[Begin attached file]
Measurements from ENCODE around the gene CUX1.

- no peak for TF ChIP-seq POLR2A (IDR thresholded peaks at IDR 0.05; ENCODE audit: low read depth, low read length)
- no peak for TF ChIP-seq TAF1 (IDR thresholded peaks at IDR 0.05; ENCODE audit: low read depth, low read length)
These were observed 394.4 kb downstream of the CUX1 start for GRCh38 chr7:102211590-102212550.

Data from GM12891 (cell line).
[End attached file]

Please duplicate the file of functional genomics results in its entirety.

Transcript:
Measurements from ENCODE around the gene CUX1.

- no peak for TF ChIP-seq POLR2A (IDR thresholded peaks at IDR 0.05; ENCODE audit: low read depth, low read length)
- no peak for TF ChIP-seq TAF1 (IDR thresholded peaks at IDR 0.05; ENCODE audit: low read depth, low read length)
These were observed 394.4 kb downstream of the CUX1 start for GRCh38 chr7:102211590-102212550.

Data from GM12891 (cell line).